Kidney transplant using buttonhole surgery
For the first time in Europe, a new living kidney transplantation procedure was used at the University Clinic for Urology in Graz: With the laparoscopic removal - more commonly known as "buttonhole surgery" - the previously complicated procedure can be compared to an appendix operation, as Univ. -Prof. Peter H. Petritsch explained. After laparoscopic exposure and ligation of the blood vessels, the kidney is removed with a small incision, Petritsch describes the process. The blood is flushed out with a special kidney preservation solution and the organ is simultaneously cooled to two degrees Celsius and then implanted in the recipient. The risk: the indirect removal must be carried out by a particularly experienced surgeon within two to three minutes.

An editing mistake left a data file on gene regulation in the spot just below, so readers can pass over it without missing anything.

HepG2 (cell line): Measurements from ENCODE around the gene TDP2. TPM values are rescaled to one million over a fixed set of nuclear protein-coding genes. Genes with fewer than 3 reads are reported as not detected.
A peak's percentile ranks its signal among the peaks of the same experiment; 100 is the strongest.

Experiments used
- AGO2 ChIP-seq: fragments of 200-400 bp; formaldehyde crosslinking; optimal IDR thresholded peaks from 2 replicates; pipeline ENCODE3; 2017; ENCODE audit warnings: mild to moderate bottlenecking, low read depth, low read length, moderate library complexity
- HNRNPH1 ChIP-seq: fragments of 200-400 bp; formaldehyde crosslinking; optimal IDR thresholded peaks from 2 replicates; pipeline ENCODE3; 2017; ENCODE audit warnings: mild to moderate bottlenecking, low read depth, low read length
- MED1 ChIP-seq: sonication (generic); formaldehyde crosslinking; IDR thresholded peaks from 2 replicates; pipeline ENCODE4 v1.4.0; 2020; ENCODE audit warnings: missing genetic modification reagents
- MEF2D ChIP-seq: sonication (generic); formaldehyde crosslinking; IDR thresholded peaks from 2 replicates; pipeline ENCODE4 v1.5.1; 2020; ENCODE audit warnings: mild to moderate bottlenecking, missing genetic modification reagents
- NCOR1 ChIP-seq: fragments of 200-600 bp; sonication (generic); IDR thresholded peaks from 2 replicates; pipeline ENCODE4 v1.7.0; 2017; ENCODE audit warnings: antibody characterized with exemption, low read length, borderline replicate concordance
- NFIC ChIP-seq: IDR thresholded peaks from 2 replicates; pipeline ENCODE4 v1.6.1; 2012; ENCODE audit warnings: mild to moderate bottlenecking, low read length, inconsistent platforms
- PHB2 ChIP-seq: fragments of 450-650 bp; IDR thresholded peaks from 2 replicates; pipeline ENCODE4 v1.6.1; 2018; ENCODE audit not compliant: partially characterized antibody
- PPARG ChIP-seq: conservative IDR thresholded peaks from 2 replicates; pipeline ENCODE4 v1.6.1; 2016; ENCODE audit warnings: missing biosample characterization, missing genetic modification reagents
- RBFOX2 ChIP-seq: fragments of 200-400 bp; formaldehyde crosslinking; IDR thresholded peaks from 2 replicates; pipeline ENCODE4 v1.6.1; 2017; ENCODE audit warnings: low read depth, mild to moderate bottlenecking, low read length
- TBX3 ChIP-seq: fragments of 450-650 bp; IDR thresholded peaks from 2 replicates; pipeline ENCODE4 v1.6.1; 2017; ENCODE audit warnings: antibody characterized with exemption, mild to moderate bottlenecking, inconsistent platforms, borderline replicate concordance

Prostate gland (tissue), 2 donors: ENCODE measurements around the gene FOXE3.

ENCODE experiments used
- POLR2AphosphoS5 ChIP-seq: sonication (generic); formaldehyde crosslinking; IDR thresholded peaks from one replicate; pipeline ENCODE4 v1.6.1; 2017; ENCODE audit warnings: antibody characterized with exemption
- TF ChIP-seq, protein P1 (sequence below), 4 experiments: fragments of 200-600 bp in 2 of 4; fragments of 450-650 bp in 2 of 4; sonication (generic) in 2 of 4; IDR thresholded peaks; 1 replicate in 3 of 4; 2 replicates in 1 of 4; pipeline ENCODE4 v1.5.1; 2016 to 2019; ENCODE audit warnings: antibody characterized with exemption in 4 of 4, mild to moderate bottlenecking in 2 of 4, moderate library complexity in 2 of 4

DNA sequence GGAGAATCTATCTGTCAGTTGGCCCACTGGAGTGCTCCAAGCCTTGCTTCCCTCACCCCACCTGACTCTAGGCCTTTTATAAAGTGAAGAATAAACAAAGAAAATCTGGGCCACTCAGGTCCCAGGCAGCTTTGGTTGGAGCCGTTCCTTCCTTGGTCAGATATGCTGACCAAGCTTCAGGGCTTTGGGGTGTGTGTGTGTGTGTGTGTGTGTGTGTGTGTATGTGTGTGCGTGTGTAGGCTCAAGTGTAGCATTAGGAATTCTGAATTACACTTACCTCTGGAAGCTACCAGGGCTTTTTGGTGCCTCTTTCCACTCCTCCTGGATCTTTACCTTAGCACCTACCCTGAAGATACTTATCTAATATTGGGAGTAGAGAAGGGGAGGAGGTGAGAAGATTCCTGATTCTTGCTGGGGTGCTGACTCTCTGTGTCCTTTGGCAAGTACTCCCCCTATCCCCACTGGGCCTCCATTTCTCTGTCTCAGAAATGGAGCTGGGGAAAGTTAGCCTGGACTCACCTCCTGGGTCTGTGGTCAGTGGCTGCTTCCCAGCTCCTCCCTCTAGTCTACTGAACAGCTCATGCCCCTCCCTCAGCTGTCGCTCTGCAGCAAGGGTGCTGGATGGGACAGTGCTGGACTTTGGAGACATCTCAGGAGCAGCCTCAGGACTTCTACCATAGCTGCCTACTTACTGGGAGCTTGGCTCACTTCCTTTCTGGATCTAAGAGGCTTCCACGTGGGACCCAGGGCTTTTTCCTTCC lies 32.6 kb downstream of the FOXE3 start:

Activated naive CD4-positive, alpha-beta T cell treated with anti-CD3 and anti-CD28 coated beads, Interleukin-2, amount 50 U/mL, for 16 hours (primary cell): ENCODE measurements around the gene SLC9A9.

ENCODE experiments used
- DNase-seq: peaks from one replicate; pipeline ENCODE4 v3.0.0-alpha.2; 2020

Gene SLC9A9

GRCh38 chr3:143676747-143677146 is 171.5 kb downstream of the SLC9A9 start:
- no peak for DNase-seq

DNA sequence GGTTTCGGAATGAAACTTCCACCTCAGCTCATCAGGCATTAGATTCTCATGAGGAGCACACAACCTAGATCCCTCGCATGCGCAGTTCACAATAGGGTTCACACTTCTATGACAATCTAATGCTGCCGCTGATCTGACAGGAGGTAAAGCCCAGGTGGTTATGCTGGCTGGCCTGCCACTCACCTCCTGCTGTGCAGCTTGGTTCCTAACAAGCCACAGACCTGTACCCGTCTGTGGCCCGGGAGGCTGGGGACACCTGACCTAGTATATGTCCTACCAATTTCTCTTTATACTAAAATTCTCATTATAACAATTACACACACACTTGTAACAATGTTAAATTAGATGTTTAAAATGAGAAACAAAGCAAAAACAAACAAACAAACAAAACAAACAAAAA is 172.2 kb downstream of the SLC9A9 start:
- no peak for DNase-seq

The first operation in Graz, which lasted a total of four hours, was successful: During the transplant, a 49-year-old man acted as a donor for his 22-year-old son. The donor was able to be discharged after just five days, largely without any symptoms.
Living organ donation currently accounts for only two to five percent of kidney transplants in Europe. "Many potential donors are deterred primarily because of the great painfulness, and the recipients also reject the sacrifice as unreasonable," explains Prof. Petritsch. The long absence from work and large scars are also negative consequences of the previous method.
With the laparoscopic removal, that should change. As the example in the USA shows, the willingness to donate living kidneys can be increased enormously in this way, so that the proportion of this form of organ donation is now 20 to 25 percent. This could counteract the fact that the waiting list for kidney transplants is getting longer and longer due to a lack of suitable donor organs, said the doctor.